Advertising Uber Ad Fraud

Lawsuits are not a tool to solve ad fraud, it is a last resort, says Appsflyer Asia vice president


By Shawn Lim | Reporter, Asia Pacific

October 6, 2017 | 5 min read

The fight against advertising and mobile fraud has intensified in recent times with ride-sharing giant Uber taking its mobile agency Fetch Media to court to answer allegations of fraud, but fraudsters are showing no sign of stopping, according to AppsFlyer.


Ronen Mense, VP of Asia at AppsFlyer explains how fraudsters are resetting device IDs and why lawsuits will not solve fraud

The adtech company recently discovered that fraudsters are utilising real clicks on real advertisements to create real installs and engagement from real devices, all of which are perpetrated in phone farms.

The process involves resetting the device IDs in between each application install on a massive scale which, in turn, makes each phone in a device farm appear “new” even after thousands of repeated app installs. This results in the generation of a large amount of fraudulent traffic which bypasses all other anti-fraud technologies to appear as legitimate app install activity.

Speaking to The Drum, Ronen Mense, vice president of Asia at Appsflyer explains that this new type of fraud is extremely detrimental for brands and marketers because, even though the app install and engagement activity appears to be real, none of it has any actual value to advertisers or the apps’ growth. It also accounts for more than half of mobile app install fraud (51% globally) and will cost advertisers an estimated loss of $1.1-$1.3bn in 2017 globally.

“Marketers typically look at click patterns and install validation to detect fraud, but by ignoring device-based fraud, they remain exposed to over half of mobile app install fraud,” he says. “With DeviceID reset fraud included, nearly 10% of all non-organic installs are fraud. This means that out of every dollar spent on mobile advertising, 10 cents goes directly out of your budget and into the pockets of fraudsters. In total, advertisers will lose a staggering $2.2-$2.6bn to app install fraud in 2017.”

According to the executive, the top two app categories globally that are the most affected from this method of fraud are tools and utilities in Android and Entertainment in both iOS and Android, and that nearly 20% of apps in each of these categories are afflicted with at least 20% device ID reset fraud.

“Marketers and developers from these mobile app categories often boast very aggressive growth strategies,” he explains. “They also put in exuberant and sometimes irrational investments in user acquisition campaigns aimed at rapid expansion - no matter the cost mean quantity often comes at the expense of quality. This leads to significant funds being wasted on fraudulent installs.”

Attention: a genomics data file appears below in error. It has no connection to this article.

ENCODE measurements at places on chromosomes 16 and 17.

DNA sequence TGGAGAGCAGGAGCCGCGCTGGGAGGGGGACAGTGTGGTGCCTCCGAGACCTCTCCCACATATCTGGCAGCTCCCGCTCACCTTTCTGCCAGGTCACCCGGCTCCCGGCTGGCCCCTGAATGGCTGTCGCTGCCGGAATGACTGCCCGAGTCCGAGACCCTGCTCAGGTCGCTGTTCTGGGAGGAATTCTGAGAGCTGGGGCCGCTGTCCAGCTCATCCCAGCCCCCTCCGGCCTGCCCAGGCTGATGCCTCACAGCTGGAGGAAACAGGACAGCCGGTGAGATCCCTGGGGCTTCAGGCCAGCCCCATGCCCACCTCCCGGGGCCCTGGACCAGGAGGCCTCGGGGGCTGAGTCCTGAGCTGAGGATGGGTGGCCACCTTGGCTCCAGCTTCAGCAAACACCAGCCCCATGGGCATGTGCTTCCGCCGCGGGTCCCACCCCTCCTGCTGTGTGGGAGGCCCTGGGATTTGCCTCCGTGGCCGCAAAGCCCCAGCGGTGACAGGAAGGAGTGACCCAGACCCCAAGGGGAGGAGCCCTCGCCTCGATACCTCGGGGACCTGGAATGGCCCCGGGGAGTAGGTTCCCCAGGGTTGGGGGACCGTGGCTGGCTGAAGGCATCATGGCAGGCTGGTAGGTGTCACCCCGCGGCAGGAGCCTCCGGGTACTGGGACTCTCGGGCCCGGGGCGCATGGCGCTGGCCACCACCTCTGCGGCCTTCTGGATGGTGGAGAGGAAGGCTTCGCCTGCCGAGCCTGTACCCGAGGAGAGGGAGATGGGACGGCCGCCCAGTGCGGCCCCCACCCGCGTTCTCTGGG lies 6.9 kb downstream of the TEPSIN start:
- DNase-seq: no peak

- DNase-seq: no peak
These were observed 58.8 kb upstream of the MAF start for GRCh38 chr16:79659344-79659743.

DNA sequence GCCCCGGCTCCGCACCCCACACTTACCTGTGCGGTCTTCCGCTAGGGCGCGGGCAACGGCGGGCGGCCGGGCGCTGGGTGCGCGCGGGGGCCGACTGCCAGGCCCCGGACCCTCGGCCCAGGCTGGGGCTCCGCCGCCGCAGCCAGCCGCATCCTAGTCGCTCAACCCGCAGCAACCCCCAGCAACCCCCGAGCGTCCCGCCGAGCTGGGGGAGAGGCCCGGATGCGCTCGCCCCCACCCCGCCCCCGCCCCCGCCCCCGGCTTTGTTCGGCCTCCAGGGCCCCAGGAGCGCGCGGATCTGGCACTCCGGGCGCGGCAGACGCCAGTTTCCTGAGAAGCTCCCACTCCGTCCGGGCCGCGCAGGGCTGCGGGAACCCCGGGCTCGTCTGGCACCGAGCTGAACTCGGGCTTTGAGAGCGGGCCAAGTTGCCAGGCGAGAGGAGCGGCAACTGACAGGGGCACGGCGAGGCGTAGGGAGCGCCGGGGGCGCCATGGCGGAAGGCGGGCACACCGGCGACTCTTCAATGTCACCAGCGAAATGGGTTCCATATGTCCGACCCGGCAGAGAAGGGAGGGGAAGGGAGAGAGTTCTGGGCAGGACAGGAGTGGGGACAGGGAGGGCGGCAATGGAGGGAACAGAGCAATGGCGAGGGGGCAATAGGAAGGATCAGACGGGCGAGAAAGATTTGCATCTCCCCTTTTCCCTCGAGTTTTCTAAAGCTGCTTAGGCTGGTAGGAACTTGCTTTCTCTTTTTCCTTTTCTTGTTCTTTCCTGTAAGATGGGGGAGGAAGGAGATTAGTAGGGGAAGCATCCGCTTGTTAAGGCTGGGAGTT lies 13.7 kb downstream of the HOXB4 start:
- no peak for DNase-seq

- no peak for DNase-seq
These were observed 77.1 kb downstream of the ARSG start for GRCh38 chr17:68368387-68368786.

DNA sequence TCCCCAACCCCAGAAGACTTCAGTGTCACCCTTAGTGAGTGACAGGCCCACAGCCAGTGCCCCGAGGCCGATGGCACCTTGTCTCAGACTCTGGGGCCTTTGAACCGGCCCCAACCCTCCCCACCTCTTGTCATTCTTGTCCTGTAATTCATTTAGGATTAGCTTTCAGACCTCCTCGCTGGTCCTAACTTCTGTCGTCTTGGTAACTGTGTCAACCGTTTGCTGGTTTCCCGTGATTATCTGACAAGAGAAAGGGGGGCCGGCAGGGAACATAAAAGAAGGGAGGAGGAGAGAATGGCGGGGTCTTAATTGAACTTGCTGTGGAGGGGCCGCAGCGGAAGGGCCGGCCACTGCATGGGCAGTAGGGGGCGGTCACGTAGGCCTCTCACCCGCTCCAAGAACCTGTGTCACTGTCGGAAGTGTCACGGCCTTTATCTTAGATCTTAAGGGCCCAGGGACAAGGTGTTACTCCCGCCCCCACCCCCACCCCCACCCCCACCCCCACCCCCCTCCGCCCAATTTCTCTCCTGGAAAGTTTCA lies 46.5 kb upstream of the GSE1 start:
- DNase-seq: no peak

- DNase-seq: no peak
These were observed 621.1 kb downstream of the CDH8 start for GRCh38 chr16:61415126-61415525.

“Finance, games and shopping also rank among the top five categories that are affected by this fraud,” adds Mense.

While Appsflyer has yet to find any particular trends relating to time of day or day of week of device IDs getting reset, it has introduced a new offering called Protect360 to help protect advertisers against the cost and loss of mobile install fraud.

It will also focus on working closely with impacted network and customers on several fronts to address fraud issues uncovered by the insights that the company provide, says Mense, from transparent fraud reporting to fraud postbacks. “We will also continue to evolve our offering to combat fraudsters’ efforts and are ready to do what is necessary and prudent to protect marketers from networks who demonstrate that they do not have the best interests of our clients at heart.”

As companies like Appsflyer continue to fight against fraud, Mense is encouraged by the fact that brands are also starting to pay attention to the problem and become proactive, explaining that the Uber-Fetch lawsuit case is a good wake-up call to the scope of fraud happening on mobile advertising.

However, he asserts that lawsuits are not a tool to solve fraud as lawsuits are always a last resort when two companies cannot find resolution to a conflict. He said it was important to note that fraud not only has a negative impact on the advertisers, but also the networks and publishers because it diminishes the value of the products that they are selling.

What marketers should do instead, Mense stresses, is to address mobile ad fraud by informing advertising networks and publishers about their criteria, and setting clear rules on what they will and will not pay for. He added that there must be a clear message that there is zero tolerance for questionable clicks and user acquisition methods.

Another option is to have the tools to catch fraud during campaign, he continues, like having alerts and certain KPIs set during campaigns so that marketers are immediately alerted if these are breached.

“The industry needs to band together, with everyone working towards greater transparency to improve protection for all. Only with greater protection for marketers will there be a deterrence,” Mense says.

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